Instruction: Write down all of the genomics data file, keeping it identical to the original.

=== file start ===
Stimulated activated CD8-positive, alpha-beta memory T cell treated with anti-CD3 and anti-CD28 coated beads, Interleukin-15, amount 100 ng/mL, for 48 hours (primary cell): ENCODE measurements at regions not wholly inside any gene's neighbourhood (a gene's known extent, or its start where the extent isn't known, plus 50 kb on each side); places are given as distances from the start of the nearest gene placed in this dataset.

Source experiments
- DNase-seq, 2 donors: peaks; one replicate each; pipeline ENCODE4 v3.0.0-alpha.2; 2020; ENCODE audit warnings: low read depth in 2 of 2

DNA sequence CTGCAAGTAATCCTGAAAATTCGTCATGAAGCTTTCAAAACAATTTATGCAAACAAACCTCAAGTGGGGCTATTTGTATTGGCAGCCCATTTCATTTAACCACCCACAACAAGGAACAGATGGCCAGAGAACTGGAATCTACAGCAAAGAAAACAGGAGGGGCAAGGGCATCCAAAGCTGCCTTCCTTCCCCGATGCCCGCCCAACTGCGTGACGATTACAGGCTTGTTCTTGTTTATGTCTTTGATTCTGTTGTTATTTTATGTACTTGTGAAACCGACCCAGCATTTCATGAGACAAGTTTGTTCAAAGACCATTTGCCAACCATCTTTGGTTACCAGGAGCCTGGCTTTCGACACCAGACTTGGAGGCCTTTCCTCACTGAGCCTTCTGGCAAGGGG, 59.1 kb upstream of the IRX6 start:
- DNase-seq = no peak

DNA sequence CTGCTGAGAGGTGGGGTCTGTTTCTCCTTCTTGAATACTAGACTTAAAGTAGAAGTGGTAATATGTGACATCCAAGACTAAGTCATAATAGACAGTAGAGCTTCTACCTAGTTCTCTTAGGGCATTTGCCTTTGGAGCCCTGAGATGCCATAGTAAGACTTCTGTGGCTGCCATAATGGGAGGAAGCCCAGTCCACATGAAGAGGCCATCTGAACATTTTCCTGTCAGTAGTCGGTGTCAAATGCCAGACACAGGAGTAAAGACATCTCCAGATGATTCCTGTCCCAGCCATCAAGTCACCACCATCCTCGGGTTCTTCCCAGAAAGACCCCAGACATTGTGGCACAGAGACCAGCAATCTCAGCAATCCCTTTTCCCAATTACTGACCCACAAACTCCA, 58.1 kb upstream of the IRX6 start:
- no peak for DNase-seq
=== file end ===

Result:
Stimulated activated CD8-positive, alpha-beta memory T cell treated with anti-CD3 and anti-CD28 coated beads, Interleukin-15, amount 100 ng/mL, for 48 hours (primary cell): ENCODE measurements at regions not wholly inside any gene's neighbourhood (a gene's known extent, or its start where the extent isn't known, plus 50 kb on each side); places are given as distances from the start of the nearest gene placed in this dataset.

Source experiments
- DNase-seq, 2 donors: peaks; one replicate each; pipeline ENCODE4 v3.0.0-alpha.2; 2020; ENCODE audit warnings: low read depth in 2 of 2

DNA sequence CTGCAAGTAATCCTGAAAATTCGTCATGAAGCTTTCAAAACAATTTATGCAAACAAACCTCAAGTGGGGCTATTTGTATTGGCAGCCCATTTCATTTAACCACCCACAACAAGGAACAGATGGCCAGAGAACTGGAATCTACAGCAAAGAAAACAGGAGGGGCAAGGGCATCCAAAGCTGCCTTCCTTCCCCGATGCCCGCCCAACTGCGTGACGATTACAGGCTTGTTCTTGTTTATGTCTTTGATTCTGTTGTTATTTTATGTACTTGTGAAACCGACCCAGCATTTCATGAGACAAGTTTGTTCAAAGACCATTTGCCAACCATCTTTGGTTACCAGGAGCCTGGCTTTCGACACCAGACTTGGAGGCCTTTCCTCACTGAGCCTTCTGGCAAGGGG, 59.1 kb upstream of the IRX6 start:
- DNase-seq = no peak

DNA sequence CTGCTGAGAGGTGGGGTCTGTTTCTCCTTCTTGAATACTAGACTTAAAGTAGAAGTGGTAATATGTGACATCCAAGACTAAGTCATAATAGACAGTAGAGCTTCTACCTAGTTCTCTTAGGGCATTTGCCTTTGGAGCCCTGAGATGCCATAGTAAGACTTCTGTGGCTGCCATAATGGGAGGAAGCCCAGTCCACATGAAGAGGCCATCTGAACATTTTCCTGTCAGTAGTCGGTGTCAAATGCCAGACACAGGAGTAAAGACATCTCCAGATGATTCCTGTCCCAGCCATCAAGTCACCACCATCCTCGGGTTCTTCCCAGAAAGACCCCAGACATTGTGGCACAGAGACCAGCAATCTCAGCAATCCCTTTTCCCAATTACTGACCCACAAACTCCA, 58.1 kb upstream of the IRX6 start:
- no peak for DNase-seq